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The problem that I'm trying to solve is the following:

Given n dollars, you have unlimited pennies, nickels, dimes and quarters, calculate the total number of ways to represent n.

I've come up with a recursive solution (let's just assume n is 0.25 dollar so the output is not some ridiculous number):

def changes(w, x, y, z)
  if 0.01 * w + 0.05 * x + 0.1 * y + 0.25 * z > 0.25
    return
  elsif 0.01 * w + 0.05 * x + 0.1 * y + 0.25 * z == 0.25
    @@counter += 1
    puts "w: #{w} x: #{x} y: #{y} z: #{z}"
  else
    changes(w + 1, x, y, z)
    changes(w, x + 1, y, z)
    changes(w, x, y + 1, z)
    changes(w, x, y, z + 1)
  end
end

@@counter = 0
changes(0, 0, 0, 0)
puts @@counter

Basically the idea here is increment the counter when there is a match, otherwise try the next possible denomination.

But in the output there's a lot of repetitions like:

w: 15 x: 0 y: 1 z: 0
w: 15 x: 0 y: 1 z: 0
w: 15 x: 0 y: 1 z: 0
w: 15 x: 0 y: 1 z: 0
w: 15 x: 0 y: 1 z: 0
w: 10 x: 1 y: 1 z: 0
w: 15 x: 0 y: 1 z: 0
w: 10 x: 1 y: 1 z: 0

Can somebody tell me why? In my recursion don't I always pass in parameters with different values? How come the same values get printed multiple times?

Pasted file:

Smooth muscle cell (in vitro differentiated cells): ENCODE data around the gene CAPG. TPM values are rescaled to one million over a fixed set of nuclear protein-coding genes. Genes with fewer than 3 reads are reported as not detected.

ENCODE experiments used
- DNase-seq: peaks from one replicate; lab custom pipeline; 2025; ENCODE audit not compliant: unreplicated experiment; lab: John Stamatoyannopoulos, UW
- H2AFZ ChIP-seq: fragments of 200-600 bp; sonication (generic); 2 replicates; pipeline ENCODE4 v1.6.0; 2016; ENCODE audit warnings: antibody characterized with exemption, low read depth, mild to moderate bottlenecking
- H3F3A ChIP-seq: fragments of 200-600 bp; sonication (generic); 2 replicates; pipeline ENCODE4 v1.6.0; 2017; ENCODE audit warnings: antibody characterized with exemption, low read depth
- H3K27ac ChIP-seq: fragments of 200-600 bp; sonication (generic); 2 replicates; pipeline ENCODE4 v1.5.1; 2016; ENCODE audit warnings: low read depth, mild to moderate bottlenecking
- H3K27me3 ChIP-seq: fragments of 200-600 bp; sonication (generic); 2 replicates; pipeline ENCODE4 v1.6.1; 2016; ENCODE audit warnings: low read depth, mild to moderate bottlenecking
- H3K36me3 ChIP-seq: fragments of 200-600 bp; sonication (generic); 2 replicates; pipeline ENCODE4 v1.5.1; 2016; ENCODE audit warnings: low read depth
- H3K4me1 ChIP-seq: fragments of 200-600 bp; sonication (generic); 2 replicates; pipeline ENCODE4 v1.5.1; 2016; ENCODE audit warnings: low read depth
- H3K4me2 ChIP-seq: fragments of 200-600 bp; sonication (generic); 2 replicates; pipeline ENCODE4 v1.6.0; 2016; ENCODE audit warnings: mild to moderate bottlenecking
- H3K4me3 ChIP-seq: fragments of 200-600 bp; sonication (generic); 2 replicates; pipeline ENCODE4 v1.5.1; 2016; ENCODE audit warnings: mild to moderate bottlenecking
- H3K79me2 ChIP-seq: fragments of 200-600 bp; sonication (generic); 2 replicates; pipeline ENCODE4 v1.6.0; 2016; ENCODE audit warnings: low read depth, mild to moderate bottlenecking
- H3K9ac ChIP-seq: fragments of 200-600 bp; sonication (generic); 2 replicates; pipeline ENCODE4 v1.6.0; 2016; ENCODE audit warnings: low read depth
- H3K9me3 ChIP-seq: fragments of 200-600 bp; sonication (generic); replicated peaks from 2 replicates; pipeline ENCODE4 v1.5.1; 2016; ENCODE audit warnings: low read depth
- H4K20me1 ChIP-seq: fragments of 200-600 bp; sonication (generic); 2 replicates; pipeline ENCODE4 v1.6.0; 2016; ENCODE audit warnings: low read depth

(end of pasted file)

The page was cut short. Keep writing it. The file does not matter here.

Thank you.

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2 Answers 2

up vote 0 down vote accepted

Let me rewrite your code with some explanations:

@variants = []
def changes(w, x, y, z)
  case 0.01 * w + 0.05 * x + 0.1 * y + 0.25 * z 
  when 0...0.25
    changes(w + 1, x, y, z)
    changes(w, x + 1, y, z)
    changes(w, x, y + 1, z)
    changes(w, x, y, z + 1)
  when 0.25
    @variants << [w,x,y,z] unless @variants.include?([w,x,y,z])
  end 
end

changes(0, 0, 0, 0)
puts @variants.size
@variants.each { |v| puts "w: #{v[0]} x: #{v[1]} y: #{v[2]} z: #{v[3]}" }

The main idea that you add a variant to counted if and only it’s not counted yet. The dups became from the fact, that there are different ways to reach a state [w=1,x=1]: [0,0]⇒[0,1]⇒[1,1] and [0,0]⇒[1,0]⇒[1,1] (note the middle chain link.) case is more evident here than a spaghetti of if-elsif-end.

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Just an example on how you would get duplicates

On your first call with changes(0, 0, 0, 0).
It will fail and call:

changes(1, 0, 0, 0) # a
changes(0, 1, 0, 0) # b
changes(0, 0, 1, 0) # c
changes(0, 0, 0, 1) # d

a will then fail and call

changes(2, 0, 0, 0) # aa
changes(1, 1, 0, 0) # ab
changes(1, 0, 1, 0) # ac
changes(1, 0, 0, 1) # ad

at the same time, b will then fail and call

changes(1, 1, 0, 0) # ba
changes(0, 2, 0, 0) # bb
changes(0, 1, 1, 0) # bc
changes(0, 1, 0, 1) # bd

As you can see, ab and ba uses the same parameters. Etc with ac/ca...

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